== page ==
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southern flank may have been meant to include this or he may not have known how far north the German armour had already penetrated.

Copies of two further orders were received by Lord Gort during the afternoon. The first, No. 18, was from General Weygand.

I. The German armoured divisions have ventured towards the sea in rear of our lines. It is to be expected that they will try to reopen their path eastwards by attacking on the right flank of the First Army Group while the latter is fighting on its left.

II. It is of primary importance to continue the manoeuvre which is in progress, to join up the First and Third Army Groups and to form a solid barrier which will prevent the withdrawal of the armoured divisions to their rear.

III. Simultaneously with the joining up of our forces facing east, every means must be used to block the enemy and paralyse the action of the armoured divisions on the flanks and in the rear.

Defence zones must be organised immediately and simultaneously on the Somme (Altmayer Detachment), on the right flank of the First Army Group (area of Boulogne, Béthune, and further south) and on the coast (naval action).

IV. The armoured divisions which have ventured thus far must perish there.

Signed: WEYGAND.4(11)

This recognised the need ‘to block the enemy’ on the flanks and in the rear of the main front, though the fact that Boulogne was now closely invested and German armoured divisions were between it and Béthune does not appear to be appreciated.

The second order was received by telegram (No. 1698):

General Weygand thus lays down the imperative task of General Blanchard. Shut off the route to the sea from German attack; re-establish touch with the main body of the French forces, so as to regain control of the British lines of communication through Amiens; held, and then beat, the German Army by counter-attacks. To this end, secure the necessary means from First Army and by moving the British Army to the right after the Belgian Army has been extended southwards. Seventh Army is responsible for the retaking of the Somme crossings.

Signed: GEORGES.5(12)

General Blanchard, seeking approval for the proposed Anglo-French attack on the 26th, can hardly have been enlightened by any of this and especially by being told that he should ‘hold and then beat the German army by counter-attacks’.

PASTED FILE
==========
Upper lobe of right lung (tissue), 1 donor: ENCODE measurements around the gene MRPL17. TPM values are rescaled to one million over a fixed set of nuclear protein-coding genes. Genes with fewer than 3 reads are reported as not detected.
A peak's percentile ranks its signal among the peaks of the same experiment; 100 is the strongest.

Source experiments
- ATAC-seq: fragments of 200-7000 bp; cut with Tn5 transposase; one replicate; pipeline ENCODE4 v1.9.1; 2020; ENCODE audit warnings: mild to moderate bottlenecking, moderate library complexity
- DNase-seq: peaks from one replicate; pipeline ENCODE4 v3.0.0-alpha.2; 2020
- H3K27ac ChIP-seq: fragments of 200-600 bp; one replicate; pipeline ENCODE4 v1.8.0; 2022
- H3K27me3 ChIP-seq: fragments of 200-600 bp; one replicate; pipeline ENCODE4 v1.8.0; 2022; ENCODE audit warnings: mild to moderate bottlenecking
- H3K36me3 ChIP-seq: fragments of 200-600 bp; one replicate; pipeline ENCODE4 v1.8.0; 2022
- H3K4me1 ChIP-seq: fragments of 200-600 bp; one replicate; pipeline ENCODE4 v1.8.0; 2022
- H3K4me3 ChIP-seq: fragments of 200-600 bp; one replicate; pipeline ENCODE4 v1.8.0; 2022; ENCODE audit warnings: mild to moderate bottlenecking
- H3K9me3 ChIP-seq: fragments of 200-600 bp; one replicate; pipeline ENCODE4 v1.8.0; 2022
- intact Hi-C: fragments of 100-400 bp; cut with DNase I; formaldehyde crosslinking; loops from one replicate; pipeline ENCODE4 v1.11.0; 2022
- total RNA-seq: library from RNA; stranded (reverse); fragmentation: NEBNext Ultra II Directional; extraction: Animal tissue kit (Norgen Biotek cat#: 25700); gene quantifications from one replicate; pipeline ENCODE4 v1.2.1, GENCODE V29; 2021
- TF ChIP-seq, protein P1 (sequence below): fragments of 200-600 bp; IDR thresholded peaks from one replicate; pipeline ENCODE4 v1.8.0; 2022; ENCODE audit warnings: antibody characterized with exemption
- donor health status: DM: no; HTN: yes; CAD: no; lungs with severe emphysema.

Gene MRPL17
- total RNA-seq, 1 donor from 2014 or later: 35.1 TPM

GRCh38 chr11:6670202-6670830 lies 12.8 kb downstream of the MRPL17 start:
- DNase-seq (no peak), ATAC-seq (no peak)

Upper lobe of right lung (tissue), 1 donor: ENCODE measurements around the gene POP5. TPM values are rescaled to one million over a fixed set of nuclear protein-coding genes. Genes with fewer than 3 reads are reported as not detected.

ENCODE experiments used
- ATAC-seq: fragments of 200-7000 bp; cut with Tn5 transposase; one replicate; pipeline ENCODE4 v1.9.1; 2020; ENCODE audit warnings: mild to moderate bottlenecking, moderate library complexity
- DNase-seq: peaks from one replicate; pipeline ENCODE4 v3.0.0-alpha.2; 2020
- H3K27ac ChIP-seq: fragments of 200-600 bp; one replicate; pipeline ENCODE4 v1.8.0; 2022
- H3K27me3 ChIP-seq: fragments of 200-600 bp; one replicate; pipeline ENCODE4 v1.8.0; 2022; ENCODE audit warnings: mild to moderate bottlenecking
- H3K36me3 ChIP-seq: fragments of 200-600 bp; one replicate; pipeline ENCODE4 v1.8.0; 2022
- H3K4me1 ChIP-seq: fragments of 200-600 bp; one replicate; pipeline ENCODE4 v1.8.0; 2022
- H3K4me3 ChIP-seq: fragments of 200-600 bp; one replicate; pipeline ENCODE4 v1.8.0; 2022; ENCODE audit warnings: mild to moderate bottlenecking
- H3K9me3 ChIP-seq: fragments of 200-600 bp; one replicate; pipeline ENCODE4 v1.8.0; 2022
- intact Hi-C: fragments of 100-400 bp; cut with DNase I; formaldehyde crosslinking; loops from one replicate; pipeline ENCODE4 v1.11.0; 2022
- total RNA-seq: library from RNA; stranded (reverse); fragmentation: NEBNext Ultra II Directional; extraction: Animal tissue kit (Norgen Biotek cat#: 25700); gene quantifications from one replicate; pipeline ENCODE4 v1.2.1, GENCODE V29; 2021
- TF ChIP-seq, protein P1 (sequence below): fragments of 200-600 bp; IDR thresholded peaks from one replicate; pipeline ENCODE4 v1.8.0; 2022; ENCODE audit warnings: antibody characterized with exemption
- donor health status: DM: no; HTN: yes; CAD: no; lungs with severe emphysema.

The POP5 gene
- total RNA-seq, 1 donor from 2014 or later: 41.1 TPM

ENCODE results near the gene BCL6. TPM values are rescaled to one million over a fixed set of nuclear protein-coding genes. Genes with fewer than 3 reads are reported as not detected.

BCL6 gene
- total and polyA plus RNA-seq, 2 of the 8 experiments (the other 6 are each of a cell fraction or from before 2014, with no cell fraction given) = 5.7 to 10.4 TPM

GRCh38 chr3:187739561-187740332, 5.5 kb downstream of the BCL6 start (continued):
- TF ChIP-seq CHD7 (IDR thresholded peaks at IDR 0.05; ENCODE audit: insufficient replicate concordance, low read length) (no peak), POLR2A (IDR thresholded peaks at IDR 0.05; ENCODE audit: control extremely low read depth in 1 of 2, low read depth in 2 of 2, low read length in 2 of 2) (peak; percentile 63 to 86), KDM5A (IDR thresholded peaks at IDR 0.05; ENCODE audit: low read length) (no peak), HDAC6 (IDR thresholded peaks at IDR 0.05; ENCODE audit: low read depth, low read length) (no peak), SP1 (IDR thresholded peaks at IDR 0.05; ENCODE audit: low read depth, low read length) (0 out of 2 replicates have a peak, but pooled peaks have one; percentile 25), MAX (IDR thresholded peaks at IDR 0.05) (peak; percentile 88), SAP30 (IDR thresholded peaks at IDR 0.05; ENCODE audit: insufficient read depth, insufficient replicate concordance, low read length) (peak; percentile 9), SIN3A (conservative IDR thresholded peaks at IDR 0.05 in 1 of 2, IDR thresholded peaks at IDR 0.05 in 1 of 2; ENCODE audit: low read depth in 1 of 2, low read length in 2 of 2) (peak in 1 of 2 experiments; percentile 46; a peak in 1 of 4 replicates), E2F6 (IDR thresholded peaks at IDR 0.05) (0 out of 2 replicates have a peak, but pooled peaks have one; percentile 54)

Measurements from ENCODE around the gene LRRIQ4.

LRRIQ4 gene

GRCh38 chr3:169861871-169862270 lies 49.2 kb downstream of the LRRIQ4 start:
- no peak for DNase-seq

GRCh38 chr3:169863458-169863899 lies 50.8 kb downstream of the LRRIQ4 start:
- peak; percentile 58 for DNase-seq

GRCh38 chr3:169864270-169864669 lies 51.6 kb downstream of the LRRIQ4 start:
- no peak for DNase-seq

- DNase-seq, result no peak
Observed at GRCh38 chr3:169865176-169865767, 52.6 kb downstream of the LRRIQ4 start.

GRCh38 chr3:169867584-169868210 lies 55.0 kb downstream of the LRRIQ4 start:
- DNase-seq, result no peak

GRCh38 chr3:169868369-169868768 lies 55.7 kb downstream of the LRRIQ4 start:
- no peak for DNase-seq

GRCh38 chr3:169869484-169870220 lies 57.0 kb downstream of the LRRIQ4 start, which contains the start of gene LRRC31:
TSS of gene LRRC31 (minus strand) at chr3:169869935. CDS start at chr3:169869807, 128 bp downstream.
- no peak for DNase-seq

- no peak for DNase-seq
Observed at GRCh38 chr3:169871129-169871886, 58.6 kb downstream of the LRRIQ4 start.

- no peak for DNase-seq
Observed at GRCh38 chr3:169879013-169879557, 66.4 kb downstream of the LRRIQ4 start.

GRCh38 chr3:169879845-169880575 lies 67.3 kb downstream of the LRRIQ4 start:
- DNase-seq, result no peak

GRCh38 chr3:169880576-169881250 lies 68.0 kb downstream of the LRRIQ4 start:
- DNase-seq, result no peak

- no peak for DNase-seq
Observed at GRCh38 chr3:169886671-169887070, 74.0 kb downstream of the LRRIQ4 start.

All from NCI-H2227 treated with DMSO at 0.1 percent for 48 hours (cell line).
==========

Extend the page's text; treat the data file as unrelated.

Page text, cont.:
In a personal telegram to Lord Gort, General Weygand expressed his regret that they had not met, said that the attack from the south in the direction of Albert ‘is in very good shape’ and asked Lord Gort

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to continue the move in which he was combining with General Blanchard ‘with confidence and with the energy of a tiger’.(13)

General Weygand’s mistaken belief that a manoeuvre to join up the First and Third Army Groups was ‘in progress’ and that the attack from the south was ‘in very good shape’, was further underlined when the Prime Minister spoke to him and M. Reynaud on the telephone. General Weygand then told Mr. Churchill that the French Seventh Army (which was south of the Somme) was advancing northwards and had already recaptured Péronne, Albert and Amiens.(14) This was mistaken information; in reality they had not even succeeded in reaching the Somme, where the enemy now held the river line firmly, with infantry divisions in position and with a number of well-establish bridgeheads. Further messages which the Prime Minister addressed to Lord Gort were doubtless based on General Weygand’s mistaken report, but the Secretary of State’s faith in the Weygand Plan showed signs of wavering. A message from Mr. Eden concluded by arrusing Lord Gort that:

Should, however, situation on your communications make this at any time impossible you should inform us so that we can inform French and make naval and air arrangements to assist you should you have to withdraw on the northern coast.(15)

Later in the day he sent Lord Gort a message on behalf of the Cabinet:

Need not assure you that we are all following your action with utmost sympathy for your almost overwhelming difficulties and with complete confidence in your fortitude and resource.(16)